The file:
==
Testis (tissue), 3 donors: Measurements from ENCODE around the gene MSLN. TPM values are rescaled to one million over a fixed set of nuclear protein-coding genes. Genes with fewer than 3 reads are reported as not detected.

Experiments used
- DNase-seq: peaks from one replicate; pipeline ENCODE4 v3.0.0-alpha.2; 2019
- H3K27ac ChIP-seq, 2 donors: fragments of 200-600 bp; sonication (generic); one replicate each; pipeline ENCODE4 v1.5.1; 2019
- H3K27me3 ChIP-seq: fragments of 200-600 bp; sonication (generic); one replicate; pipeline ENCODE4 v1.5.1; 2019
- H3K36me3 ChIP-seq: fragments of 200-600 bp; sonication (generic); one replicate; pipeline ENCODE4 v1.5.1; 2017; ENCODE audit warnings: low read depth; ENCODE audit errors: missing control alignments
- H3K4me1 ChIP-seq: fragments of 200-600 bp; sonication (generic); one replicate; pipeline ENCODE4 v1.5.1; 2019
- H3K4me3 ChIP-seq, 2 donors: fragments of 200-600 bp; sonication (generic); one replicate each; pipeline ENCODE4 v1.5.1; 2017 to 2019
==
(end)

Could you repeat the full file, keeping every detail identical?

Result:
Testis (tissue), 3 donors: Measurements from ENCODE around the gene MSLN. TPM values are rescaled to one million over a fixed set of nuclear protein-coding genes. Genes with fewer than 3 reads are reported as not detected.

Experiments used
- DNase-seq: peaks from one replicate; pipeline ENCODE4 v3.0.0-alpha.2; 2019
- H3K27ac ChIP-seq, 2 donors: fragments of 200-600 bp; sonication (generic); one replicate each; pipeline ENCODE4 v1.5.1; 2019
- H3K27me3 ChIP-seq: fragments of 200-600 bp; sonication (generic); one replicate; pipeline ENCODE4 v1.5.1; 2019
- H3K36me3 ChIP-seq: fragments of 200-600 bp; sonication (generic); one replicate; pipeline ENCODE4 v1.5.1; 2017; ENCODE audit warnings: low read depth; ENCODE audit errors: missing control alignments
- H3K4me1 ChIP-seq: fragments of 200-600 bp; sonication (generic); one replicate; pipeline ENCODE4 v1.5.1; 2019
- H3K4me3 ChIP-seq, 2 donors: fragments of 200-600 bp; sonication (generic); one replicate each; pipeline ENCODE4 v1.5.1; 2017 to 2019